Gently Outing Me

Day 32 of #100Daychallenge


Coming out means your friends and family know you deeper, know you better. But it’s not just about sexual orientation. We can come out about anything that we keep hidden. I notice it when I talk in generic terms like the closeted gay man who talks about his ‘friend’ in gender neutral pronouns. When I came out as gay, I knew the closet very well. Now I find myself being closeted about different things in different contexts. With my family, I am unlikely to talk about my paganism or my druidry. And currently with a lot of my non-pagan friends, I’m quite closeted about my exploration of polyamory.
I swore a number of years ago that I would never again be closeted about my sexuality, and that is now true, with everyone apart from my grandmother. Being closeted is a horrible experience. It’s exhausting. It’s also soul destroying telling yourself that parts of your life, that are so central to who you are in the world, are not really that important, or even shameful. We tell lies like “I don’t want x to define me”. That’s shame. Fuck that.
My druidry is a huge part of my life and I am more and more out about it. Coming out takes effort. It is so easy to closet myself about things. With my druidry, I presumed people would be suspicious, and I’d find myself endlessly defending or explaining. It didn’t happen like that. The first few times I named it, maybe, but after that I became more confident, and better at explaining it too. I’ve found that as long as I’m comfortable with it, most people are too.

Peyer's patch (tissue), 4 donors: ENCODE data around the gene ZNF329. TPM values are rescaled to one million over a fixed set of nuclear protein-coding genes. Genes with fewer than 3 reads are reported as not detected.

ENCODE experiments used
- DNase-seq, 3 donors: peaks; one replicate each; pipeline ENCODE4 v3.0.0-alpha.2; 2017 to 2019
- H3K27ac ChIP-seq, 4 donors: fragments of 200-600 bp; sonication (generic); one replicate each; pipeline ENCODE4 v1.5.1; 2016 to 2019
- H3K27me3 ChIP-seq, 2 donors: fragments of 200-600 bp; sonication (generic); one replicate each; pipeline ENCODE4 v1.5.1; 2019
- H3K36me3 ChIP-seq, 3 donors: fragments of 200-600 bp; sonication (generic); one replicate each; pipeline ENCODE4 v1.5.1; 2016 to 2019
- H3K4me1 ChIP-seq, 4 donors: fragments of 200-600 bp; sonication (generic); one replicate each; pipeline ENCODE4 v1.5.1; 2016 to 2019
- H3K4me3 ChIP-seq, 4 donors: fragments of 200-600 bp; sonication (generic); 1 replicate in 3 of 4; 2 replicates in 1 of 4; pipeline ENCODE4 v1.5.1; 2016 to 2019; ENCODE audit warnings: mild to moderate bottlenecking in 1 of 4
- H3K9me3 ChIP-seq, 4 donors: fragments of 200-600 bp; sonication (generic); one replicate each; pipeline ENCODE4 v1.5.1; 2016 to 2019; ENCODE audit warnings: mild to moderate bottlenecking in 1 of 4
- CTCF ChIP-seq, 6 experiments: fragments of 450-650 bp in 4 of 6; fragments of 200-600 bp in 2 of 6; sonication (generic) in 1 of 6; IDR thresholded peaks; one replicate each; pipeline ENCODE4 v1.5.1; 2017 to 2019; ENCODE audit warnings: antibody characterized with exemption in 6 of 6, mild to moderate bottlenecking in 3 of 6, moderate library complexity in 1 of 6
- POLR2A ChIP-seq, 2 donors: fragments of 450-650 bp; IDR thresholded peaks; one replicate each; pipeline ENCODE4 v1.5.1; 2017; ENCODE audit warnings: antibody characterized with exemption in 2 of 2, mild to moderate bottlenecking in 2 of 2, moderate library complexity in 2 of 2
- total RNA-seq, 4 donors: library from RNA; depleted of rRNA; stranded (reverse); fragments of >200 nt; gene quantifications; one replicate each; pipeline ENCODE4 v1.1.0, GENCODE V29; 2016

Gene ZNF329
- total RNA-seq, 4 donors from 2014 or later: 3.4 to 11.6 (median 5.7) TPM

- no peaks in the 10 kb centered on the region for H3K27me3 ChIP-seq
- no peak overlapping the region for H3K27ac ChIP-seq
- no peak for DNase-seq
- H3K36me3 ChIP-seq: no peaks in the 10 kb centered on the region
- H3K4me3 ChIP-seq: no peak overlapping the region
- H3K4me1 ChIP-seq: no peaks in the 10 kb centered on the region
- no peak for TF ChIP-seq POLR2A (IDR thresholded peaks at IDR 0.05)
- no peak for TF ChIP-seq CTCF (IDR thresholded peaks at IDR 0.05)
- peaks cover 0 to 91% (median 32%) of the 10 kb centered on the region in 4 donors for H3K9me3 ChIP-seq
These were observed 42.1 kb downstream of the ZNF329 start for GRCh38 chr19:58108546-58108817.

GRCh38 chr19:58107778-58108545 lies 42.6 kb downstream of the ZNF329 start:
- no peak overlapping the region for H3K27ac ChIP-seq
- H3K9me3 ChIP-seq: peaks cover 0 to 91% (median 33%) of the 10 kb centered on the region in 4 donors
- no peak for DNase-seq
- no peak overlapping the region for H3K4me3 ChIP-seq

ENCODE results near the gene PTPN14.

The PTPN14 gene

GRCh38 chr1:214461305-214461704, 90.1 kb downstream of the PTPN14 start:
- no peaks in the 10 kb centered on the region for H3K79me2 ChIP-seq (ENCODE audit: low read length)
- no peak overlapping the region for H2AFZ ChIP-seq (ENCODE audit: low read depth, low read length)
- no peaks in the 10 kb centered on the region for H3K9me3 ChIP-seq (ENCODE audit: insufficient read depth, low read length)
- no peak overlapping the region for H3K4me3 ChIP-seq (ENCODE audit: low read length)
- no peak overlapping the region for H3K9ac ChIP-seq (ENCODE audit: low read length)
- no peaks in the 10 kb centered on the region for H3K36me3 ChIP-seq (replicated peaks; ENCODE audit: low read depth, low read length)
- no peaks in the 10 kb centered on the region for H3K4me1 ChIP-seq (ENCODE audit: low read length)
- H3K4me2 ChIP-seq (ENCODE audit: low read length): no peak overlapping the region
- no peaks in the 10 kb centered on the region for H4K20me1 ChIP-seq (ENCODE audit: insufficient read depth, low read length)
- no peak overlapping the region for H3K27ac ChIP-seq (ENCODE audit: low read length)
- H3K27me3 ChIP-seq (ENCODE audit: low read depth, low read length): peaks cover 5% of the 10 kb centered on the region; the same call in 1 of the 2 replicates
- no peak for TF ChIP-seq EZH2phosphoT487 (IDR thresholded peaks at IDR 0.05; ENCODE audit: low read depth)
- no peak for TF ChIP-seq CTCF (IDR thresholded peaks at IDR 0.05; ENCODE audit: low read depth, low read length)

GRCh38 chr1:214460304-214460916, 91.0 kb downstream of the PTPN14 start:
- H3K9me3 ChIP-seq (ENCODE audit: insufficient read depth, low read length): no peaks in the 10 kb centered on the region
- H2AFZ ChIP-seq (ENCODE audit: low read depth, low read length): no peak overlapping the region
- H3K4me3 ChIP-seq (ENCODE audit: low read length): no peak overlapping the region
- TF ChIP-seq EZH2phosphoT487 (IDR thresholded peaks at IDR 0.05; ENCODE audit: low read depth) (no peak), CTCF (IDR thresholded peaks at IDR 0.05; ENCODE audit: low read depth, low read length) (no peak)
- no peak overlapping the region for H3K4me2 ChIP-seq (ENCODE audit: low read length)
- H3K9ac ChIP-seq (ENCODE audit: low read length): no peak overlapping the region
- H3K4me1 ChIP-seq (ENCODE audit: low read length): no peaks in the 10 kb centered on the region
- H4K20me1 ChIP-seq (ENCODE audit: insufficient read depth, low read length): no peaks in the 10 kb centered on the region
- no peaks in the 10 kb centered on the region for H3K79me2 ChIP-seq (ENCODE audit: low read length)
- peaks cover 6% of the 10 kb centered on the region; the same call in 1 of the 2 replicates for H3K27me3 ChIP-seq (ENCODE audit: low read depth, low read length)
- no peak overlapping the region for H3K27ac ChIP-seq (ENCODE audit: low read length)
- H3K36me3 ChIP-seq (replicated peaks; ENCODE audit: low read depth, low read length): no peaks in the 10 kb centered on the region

And now, I find myself being closeted about my existing relationships. I notice that in a few meetups with friends I’ve skirted around the subject. I’ve hidden love. It’s true, I’m not being hard on myself here. As much as I’ve said above, it’s very much okay to be closeted about something while you’re still figuring it out. And I’m in a position where I’m still feeling out the boundaries, and the ethics of it all. But I want to talk it out. I want to be honest with my friends that the “friend” is actually my lover, or that I like you in more ways than friendship. I want to be able to talk about the state of my heart without fear of judgement or ridicule. And I want to do all this in an ethically sound way – no one being outed who doesn’t want to be.
Over the coming weeks, I will be exploring those conversations. Slowly and gently, learning each time, finding safety, being true to the state of my heart, I find new ways to say ‘this is me’.


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